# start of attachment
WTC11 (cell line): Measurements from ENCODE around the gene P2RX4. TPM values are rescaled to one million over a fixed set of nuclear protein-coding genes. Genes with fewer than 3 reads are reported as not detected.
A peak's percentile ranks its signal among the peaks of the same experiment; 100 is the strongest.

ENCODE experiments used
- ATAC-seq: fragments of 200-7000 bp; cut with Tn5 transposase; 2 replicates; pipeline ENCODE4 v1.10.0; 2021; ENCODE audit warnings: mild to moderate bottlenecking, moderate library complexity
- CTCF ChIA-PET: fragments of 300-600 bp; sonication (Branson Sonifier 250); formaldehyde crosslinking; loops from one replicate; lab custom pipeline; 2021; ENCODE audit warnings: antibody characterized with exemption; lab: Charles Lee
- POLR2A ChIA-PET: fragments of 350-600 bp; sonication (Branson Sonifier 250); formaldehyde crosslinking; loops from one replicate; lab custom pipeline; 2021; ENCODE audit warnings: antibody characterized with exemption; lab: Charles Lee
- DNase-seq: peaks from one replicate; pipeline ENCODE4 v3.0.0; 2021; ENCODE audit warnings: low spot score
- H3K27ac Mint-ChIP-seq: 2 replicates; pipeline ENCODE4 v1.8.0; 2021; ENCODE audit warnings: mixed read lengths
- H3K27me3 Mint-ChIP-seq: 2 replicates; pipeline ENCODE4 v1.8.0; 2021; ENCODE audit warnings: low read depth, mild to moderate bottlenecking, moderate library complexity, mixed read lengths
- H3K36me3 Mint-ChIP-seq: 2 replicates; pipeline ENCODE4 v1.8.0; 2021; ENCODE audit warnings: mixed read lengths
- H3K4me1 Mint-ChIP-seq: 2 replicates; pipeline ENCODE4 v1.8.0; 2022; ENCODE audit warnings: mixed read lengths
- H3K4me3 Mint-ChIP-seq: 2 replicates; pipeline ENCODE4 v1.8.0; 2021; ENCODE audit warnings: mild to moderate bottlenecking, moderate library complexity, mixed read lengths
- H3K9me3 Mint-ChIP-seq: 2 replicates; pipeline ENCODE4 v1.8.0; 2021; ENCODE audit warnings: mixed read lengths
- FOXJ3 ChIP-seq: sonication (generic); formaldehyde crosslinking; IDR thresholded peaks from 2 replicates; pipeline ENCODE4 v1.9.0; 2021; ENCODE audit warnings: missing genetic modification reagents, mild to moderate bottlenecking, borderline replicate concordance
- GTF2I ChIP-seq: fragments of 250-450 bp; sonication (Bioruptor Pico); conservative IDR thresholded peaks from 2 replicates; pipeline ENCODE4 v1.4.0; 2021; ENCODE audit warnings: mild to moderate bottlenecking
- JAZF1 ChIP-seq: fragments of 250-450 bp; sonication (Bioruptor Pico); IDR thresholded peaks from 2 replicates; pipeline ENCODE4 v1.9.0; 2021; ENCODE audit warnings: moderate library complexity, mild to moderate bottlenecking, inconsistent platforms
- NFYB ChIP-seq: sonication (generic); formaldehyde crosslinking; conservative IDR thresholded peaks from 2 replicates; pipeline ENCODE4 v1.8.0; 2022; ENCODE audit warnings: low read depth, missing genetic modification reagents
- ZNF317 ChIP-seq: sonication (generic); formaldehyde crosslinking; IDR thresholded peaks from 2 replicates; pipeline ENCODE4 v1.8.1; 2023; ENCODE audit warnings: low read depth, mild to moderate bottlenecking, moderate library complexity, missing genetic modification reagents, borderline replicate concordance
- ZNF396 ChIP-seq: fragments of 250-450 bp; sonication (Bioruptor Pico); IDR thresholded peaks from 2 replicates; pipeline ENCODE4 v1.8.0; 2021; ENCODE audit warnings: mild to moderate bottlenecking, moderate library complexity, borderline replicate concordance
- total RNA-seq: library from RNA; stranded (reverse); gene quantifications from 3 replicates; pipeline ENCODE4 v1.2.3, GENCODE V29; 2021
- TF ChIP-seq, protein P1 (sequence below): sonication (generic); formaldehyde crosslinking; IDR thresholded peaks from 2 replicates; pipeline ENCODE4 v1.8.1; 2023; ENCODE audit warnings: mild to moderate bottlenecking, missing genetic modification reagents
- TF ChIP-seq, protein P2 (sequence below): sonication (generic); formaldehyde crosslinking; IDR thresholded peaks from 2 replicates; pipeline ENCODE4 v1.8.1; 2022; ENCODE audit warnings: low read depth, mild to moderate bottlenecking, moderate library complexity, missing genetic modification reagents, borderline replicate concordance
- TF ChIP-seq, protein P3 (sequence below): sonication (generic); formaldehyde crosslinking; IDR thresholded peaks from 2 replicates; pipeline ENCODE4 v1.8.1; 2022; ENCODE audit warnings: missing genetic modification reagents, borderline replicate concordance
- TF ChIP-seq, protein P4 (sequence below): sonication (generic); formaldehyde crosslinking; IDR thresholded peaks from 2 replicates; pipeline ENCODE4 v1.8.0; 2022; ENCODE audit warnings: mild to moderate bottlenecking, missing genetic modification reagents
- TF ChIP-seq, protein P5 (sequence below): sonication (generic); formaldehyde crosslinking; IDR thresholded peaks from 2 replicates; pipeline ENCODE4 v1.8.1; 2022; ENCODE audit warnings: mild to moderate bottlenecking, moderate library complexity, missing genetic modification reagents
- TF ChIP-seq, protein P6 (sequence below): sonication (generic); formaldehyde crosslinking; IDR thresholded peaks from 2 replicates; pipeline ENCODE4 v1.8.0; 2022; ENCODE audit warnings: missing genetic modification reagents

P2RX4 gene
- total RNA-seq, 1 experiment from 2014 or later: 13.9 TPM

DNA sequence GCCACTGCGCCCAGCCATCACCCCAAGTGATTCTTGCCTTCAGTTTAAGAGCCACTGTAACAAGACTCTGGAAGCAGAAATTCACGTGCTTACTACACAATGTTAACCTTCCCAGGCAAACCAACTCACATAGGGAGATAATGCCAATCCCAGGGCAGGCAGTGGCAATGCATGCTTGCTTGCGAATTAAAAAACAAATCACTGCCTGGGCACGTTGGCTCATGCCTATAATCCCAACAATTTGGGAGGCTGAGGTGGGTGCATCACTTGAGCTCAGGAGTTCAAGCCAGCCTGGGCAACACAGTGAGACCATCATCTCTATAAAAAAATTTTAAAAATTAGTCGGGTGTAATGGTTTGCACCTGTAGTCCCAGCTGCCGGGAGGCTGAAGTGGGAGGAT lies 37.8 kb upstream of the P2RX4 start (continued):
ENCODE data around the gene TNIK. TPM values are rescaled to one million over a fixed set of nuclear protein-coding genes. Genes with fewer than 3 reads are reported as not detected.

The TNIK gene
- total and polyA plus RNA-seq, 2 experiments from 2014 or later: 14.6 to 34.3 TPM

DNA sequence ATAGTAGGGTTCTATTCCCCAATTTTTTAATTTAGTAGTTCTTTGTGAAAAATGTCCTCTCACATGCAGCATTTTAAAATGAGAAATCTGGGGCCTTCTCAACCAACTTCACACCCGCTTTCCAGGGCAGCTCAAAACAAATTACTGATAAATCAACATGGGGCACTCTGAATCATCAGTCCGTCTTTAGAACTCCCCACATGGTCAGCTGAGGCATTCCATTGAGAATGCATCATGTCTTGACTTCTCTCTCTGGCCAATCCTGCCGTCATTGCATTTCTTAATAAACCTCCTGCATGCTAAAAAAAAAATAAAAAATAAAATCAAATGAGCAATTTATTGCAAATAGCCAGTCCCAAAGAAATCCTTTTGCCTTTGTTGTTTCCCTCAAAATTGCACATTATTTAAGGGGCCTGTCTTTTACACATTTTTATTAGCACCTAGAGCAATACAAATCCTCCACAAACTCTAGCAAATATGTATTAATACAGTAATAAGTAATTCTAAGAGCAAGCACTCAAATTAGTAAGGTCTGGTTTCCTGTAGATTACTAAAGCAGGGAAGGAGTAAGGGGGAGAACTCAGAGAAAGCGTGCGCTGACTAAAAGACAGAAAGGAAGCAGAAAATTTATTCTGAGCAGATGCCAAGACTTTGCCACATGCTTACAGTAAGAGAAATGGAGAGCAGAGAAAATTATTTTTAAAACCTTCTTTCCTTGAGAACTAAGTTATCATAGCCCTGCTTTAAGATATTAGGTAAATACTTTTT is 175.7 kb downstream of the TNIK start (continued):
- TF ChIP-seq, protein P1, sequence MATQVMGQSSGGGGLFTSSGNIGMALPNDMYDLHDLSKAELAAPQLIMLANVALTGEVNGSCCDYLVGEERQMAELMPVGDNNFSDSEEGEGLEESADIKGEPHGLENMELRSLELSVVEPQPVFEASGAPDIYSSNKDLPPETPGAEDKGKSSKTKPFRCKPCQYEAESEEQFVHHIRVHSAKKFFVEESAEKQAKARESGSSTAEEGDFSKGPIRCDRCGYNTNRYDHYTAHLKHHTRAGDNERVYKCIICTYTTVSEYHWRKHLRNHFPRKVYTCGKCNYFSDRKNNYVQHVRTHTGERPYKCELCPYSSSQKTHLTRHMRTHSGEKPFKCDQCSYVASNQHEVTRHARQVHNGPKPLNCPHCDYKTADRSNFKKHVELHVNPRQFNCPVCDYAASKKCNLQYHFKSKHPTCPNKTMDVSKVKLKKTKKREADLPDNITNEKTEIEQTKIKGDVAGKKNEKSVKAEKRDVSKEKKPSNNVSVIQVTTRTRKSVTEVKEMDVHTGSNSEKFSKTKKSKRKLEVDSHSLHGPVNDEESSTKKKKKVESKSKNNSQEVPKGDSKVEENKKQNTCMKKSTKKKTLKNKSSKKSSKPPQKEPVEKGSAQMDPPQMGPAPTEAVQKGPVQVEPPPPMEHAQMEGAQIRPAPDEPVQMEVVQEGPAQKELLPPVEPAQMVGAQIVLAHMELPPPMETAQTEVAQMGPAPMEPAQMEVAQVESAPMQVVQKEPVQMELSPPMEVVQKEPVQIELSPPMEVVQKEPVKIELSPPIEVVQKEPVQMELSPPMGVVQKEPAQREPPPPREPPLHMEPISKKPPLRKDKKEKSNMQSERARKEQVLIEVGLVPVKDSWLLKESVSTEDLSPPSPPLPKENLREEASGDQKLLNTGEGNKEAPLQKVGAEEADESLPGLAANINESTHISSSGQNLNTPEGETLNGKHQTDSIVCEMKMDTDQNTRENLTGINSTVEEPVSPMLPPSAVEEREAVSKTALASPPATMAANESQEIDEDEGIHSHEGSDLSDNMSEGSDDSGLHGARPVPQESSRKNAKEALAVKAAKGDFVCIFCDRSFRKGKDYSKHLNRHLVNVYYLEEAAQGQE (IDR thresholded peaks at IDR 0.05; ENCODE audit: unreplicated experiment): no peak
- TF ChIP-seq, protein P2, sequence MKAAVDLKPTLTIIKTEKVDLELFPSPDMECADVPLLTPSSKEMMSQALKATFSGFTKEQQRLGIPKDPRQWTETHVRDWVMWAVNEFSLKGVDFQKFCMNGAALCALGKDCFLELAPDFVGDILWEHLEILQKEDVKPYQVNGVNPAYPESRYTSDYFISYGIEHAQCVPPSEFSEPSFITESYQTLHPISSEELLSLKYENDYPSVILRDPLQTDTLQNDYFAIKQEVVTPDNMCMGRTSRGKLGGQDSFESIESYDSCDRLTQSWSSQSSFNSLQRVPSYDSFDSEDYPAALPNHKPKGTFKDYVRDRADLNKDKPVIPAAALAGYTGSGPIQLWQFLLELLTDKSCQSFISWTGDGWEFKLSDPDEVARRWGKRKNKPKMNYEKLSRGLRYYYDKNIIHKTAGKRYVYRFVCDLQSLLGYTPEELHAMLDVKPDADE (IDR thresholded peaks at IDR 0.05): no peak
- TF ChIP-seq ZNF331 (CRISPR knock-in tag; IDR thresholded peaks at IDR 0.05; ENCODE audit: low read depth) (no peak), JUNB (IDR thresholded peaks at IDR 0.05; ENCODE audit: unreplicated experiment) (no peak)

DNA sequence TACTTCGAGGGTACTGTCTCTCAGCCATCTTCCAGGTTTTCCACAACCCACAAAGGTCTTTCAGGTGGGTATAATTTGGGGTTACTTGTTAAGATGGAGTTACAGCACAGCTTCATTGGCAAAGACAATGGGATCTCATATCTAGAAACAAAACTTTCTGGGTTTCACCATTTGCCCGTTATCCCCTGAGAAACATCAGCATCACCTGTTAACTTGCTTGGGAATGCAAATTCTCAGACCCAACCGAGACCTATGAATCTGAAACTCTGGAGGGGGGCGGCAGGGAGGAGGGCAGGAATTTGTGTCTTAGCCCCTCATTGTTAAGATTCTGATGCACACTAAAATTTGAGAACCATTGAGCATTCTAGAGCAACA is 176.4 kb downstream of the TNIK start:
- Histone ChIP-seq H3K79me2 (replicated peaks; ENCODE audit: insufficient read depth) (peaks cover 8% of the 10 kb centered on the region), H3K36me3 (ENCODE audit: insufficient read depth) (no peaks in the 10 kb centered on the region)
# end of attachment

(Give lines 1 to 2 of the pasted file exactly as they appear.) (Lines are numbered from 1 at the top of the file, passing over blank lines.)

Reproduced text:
WTC11 (cell line): Measurements from ENCODE around the gene P2RX4. TPM values are rescaled to one million over a fixed set of nuclear protein-coding genes. Genes with fewer than 3 reads are reported as not detected.
A peak's percentile ranks its signal among the peaks of the same experiment; 100 is the strongest.